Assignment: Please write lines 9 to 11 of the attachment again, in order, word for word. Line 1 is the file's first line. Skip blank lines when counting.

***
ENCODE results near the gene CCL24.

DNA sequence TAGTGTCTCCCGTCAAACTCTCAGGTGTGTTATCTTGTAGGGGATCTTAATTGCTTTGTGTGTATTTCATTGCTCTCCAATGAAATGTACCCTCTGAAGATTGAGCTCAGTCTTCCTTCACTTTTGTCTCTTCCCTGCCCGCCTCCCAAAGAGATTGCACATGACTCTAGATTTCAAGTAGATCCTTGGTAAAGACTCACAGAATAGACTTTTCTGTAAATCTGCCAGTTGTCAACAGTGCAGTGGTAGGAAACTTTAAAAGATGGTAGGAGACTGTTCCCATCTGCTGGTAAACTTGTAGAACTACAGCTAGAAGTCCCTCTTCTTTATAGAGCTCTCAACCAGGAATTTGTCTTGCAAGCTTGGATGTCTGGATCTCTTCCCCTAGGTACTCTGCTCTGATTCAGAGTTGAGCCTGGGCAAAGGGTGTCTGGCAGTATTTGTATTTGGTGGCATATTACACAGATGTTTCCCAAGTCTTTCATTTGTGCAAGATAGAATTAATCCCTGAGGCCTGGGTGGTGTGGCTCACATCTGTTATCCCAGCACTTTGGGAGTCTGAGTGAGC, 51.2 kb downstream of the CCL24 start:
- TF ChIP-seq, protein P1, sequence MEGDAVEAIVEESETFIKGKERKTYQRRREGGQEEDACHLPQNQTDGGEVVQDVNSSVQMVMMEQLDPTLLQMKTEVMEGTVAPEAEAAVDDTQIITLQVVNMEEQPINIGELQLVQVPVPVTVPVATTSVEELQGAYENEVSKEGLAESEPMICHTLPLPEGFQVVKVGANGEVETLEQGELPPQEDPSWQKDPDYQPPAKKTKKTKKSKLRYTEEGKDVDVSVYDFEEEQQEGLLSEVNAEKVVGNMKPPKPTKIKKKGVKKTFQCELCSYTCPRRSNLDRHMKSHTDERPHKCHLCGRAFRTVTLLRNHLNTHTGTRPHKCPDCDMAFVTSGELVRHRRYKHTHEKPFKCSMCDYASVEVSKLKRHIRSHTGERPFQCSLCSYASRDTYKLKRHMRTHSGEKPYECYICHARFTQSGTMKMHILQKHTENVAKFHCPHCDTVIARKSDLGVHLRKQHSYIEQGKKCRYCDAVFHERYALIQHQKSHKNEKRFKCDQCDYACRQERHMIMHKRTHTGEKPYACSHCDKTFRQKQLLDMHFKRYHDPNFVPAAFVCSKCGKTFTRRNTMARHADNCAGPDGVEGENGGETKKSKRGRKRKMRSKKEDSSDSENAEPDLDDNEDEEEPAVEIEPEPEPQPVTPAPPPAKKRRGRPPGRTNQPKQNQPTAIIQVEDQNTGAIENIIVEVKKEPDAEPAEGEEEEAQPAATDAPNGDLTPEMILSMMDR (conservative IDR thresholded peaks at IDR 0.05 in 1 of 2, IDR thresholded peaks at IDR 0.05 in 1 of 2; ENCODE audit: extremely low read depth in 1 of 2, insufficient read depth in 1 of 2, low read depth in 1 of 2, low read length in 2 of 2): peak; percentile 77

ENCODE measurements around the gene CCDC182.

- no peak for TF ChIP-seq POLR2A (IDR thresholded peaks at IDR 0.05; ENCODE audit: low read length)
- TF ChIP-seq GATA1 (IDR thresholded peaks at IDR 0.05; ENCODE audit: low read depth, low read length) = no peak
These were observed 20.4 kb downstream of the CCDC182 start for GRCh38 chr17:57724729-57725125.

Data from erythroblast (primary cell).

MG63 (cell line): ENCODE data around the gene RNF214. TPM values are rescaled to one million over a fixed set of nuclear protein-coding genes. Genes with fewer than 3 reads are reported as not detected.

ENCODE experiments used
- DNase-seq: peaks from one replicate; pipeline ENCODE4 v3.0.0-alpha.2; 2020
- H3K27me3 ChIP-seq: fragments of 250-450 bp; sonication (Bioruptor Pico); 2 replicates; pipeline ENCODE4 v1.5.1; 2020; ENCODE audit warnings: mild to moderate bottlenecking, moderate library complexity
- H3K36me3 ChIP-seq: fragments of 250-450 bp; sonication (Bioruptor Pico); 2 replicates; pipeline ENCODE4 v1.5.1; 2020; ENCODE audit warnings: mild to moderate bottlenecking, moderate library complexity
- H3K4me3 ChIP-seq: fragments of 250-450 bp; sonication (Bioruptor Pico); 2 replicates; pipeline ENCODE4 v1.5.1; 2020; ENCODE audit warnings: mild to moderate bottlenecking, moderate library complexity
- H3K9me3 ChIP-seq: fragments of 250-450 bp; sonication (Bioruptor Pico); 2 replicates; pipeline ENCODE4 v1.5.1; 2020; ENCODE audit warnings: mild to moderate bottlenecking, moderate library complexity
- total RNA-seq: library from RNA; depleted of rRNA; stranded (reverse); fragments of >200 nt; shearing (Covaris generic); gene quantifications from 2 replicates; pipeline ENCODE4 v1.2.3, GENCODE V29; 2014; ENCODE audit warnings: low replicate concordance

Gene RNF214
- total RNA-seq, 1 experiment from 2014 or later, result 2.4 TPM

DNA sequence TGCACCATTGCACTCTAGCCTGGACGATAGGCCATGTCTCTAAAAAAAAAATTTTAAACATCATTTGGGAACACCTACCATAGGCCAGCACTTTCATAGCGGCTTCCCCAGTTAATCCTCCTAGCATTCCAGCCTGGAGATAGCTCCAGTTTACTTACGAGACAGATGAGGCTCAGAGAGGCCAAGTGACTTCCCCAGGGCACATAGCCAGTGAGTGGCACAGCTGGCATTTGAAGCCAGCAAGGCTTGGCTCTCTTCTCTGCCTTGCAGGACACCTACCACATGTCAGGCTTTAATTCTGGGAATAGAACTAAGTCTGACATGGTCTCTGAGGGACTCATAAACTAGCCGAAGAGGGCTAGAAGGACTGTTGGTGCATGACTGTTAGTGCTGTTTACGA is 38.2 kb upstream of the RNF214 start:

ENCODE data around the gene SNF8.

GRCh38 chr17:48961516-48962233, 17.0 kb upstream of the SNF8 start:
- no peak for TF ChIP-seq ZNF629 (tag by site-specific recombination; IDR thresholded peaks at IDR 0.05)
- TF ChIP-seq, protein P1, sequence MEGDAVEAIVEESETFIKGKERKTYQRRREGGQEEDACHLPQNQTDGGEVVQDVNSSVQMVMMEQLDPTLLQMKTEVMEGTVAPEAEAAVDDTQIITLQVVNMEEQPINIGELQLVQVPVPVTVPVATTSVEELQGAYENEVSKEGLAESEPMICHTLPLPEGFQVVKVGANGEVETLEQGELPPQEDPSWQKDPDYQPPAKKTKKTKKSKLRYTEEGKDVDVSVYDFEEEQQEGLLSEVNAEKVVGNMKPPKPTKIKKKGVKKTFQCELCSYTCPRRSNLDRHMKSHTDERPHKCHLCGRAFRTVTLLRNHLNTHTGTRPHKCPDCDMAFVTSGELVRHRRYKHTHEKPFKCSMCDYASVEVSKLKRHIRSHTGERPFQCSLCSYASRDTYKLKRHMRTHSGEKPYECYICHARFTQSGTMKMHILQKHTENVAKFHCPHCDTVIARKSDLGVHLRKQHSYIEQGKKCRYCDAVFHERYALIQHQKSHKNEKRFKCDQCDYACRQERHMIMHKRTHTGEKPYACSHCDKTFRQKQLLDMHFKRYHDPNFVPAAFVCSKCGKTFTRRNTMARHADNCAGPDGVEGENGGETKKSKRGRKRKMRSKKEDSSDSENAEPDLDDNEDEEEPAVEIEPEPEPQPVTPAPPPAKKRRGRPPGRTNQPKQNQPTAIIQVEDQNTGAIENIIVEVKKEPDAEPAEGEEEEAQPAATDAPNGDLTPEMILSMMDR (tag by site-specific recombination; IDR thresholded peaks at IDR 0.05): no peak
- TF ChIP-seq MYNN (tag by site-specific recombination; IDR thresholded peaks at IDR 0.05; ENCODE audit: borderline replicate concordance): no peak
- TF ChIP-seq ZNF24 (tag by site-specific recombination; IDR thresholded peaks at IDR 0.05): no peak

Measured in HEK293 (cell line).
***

MG63 (cell line): ENCODE data around the gene RNF214. TPM values are rescaled to one million over a fixed set of nuclear protein-coding genes. Genes with fewer than 3 reads are reported as not detected.

ENCODE experiments used
- DNase-seq: peaks from one replicate; pipeline ENCODE4 v3.0.0-alpha.2; 2020